The state’s Office of Marijuana Policy said Wednesday that it has provisionally adopted rules for recreational marijuana sales and oversight, and that the rules are now up for review by the Legislature.
The move comes almost three years after Maine voted to allow adults to use marijuana for recreational purposes and just days after final public comments on the rules closed June 2.
The rules were rewritten two times by the Maine Legislature and vetoed two times by former Gov. Paul LePage.
The state got back on track with efforts to create a framework for the recreational marijuana market in May 2018, after lawmakers overrode LePage’s veto.
The milestone in moving the rules ahead to the Legislature also comes four months after Gov. Janet Mills’ administration established the OMP.
The Legislature will now take up the rulemaking process.
“Provisionally adopting rules to regulate Maine’s voter-approved recreational marijuana program is one of the most significant accomplishments, to date, of the Office of Marijuana Policy,” OMP Director Erik Gundersen said in a statement.
Immediate next steps include review by the Legislature’s Office of Policy and Legal Analysis, Legislative Council acceptance of the late-filed rules and the drafting of a resolve by the Revisor of Statutes that would permit the Department of Administrative and Financial Services, which oversees the OMP, to proceed with rulemaking.
The resolve would be referred to a legislative committee. The committee could then review the rules and would have to conduct a public hearing.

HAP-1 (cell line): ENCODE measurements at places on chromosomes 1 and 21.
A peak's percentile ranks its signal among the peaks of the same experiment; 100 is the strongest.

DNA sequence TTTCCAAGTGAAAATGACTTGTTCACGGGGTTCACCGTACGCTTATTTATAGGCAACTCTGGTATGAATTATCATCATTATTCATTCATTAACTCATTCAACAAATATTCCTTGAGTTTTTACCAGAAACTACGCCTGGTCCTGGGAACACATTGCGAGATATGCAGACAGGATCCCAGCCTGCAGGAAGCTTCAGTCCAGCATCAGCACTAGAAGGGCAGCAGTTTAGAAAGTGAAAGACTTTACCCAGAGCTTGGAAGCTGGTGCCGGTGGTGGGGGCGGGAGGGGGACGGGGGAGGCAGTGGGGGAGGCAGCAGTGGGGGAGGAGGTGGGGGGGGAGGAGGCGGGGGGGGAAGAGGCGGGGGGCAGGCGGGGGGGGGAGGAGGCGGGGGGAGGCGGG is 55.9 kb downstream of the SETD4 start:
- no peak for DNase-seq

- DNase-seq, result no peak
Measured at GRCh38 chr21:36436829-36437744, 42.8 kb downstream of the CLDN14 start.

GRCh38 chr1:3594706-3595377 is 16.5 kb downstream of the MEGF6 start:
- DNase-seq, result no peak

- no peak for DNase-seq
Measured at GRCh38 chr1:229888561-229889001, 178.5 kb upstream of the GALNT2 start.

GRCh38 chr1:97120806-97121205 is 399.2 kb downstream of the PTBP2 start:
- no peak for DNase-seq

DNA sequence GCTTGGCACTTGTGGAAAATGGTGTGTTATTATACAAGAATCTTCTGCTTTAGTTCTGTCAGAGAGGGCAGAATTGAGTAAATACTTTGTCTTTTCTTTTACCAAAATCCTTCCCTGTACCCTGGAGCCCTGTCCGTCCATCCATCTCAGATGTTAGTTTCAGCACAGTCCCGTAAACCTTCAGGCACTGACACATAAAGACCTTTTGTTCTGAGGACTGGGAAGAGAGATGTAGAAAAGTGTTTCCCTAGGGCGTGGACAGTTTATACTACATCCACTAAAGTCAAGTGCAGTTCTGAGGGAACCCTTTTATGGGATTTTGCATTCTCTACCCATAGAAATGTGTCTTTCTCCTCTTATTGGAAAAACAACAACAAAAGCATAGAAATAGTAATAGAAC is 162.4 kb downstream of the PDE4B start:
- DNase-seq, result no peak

Members of the committee have three options when considering the provisionally adopted rules: accept the rules, reject the rules or accept the rules with modifications requested.
Once the committee of jurisdiction completes its work, the resolve continues through the normal legislative process.
Assuming the resolve becomes law, it would become effective 90 days after the adjournment of the first regular session of the Legislature.
DAFS and OMP then have 60 days before they must finally adopt the rule.
OMP must begin accepting adult-use business applications within 30 days of final adoption.
Gundersen said the provisionally adopted rules are the result of collaboration between the state, its rulemaking consultants, the public and others who participated in the public comment process.
He said public feedback led to simplifying the residency requirements contained in the proposed rules to reflect legislative direction and clarify the burden of proof regarding majority ownership.
OMP also scaled back packaging requirements for marijuana products due to added costs to future licensees and environmental concerns raised by the public.
Also, testing facilities may now be located adjacent to other marijuana establishments, provided they have separate entrances accessible from public rights of way.
OMP’s rulemaking filing occurs 13 days after their public hearing on proposed rules to govern the program. The 10-day public comment period concluded at 5 p.m. Sunday, June 2.